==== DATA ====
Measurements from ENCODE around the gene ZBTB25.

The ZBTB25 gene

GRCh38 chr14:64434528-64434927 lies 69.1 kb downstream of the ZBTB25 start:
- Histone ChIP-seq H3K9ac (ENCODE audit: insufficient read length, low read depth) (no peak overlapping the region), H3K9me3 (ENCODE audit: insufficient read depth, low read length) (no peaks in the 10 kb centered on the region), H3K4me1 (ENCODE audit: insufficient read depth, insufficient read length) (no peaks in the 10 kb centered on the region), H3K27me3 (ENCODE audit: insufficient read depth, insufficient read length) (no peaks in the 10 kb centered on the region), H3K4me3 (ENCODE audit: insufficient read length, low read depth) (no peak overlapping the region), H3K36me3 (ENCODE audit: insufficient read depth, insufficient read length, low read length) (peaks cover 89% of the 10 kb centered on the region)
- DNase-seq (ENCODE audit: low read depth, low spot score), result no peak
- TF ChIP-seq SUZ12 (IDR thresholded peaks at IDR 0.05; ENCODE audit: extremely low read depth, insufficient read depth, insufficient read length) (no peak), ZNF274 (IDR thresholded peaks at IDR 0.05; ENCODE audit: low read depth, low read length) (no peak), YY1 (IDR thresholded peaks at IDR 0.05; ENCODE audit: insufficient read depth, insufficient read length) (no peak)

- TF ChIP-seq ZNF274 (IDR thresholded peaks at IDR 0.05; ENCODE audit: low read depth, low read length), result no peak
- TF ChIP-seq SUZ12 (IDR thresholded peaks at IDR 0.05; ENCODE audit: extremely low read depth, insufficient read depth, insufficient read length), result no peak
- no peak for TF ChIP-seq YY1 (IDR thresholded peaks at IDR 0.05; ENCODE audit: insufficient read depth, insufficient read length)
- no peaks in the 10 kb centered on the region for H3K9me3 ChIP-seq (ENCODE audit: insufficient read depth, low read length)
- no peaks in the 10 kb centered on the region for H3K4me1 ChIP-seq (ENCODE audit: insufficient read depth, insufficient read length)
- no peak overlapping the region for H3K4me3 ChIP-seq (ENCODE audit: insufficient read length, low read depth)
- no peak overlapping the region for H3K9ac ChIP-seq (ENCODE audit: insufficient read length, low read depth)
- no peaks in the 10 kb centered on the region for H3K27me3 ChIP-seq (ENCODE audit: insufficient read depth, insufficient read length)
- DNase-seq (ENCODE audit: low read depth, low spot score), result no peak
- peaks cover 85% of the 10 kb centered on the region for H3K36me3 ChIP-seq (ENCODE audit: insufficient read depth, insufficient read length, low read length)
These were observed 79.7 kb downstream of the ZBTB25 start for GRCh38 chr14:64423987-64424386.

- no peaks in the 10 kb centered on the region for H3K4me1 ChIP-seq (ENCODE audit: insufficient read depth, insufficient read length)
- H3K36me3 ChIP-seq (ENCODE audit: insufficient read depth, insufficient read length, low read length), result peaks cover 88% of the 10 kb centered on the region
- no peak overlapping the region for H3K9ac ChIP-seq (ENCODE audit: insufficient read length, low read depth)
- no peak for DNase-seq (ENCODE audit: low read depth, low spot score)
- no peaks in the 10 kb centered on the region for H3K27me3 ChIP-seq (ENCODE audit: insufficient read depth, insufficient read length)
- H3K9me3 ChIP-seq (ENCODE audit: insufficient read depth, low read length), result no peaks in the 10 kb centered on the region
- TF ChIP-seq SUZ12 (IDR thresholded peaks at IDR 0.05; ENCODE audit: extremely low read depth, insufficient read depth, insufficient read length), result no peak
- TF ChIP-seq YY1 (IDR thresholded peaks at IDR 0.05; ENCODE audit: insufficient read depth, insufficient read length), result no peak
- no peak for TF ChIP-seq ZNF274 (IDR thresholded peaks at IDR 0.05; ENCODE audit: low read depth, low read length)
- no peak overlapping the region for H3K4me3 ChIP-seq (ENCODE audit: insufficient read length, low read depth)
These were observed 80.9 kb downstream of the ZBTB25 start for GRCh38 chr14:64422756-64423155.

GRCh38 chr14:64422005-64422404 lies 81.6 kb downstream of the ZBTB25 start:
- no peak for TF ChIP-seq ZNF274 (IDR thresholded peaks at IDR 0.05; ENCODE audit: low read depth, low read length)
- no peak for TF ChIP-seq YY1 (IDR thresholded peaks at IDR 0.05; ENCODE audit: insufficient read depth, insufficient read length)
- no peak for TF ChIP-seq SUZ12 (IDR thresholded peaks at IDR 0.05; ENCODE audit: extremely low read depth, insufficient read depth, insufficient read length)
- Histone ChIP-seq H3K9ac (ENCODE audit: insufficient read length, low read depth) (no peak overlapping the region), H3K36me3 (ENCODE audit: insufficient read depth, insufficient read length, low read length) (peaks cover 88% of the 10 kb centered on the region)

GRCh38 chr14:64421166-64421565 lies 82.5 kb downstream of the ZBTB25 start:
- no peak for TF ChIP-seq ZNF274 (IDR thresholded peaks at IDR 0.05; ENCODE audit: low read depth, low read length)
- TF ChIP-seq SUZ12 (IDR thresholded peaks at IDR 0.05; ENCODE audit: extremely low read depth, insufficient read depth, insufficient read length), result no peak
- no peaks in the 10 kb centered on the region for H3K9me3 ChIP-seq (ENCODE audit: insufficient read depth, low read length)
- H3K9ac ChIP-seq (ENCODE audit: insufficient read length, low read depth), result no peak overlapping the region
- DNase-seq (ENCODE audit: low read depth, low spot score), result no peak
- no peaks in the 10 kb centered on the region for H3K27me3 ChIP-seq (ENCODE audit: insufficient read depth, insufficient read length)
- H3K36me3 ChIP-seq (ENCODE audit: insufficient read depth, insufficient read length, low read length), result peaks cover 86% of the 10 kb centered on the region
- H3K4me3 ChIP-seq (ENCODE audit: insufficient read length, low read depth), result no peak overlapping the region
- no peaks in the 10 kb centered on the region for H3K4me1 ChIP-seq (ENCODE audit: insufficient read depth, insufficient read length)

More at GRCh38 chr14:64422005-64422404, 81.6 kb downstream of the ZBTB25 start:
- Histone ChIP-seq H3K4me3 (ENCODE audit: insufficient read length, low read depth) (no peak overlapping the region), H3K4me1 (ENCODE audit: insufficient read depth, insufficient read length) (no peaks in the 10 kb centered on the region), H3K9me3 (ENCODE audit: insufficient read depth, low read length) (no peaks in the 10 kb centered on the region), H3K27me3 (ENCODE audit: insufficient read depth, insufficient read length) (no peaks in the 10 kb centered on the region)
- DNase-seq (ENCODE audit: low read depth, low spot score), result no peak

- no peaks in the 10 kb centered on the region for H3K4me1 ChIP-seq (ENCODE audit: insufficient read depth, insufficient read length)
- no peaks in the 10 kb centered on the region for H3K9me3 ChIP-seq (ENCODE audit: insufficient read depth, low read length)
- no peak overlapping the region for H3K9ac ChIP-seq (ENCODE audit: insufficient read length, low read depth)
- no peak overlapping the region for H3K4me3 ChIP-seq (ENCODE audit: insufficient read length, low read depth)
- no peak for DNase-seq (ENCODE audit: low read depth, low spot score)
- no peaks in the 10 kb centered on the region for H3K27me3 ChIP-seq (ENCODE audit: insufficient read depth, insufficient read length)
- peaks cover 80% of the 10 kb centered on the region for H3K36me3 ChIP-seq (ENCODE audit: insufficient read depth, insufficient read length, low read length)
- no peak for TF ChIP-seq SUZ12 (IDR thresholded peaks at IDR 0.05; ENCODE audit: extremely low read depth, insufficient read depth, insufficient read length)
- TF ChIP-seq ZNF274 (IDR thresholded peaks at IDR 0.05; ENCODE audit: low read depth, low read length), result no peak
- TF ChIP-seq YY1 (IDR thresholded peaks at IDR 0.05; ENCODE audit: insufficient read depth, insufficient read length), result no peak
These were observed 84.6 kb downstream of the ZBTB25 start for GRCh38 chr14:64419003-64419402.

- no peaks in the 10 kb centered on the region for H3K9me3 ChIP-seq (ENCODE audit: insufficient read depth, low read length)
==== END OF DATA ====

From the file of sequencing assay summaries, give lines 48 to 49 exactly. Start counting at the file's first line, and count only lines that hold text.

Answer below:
- no peaks in the 10 kb centered on the region for H3K9me3 ChIP-seq (ENCODE audit: insufficient read depth, low read length)
- no peak overlapping the region for H3K9ac ChIP-seq (ENCODE audit: insufficient read length, low read depth)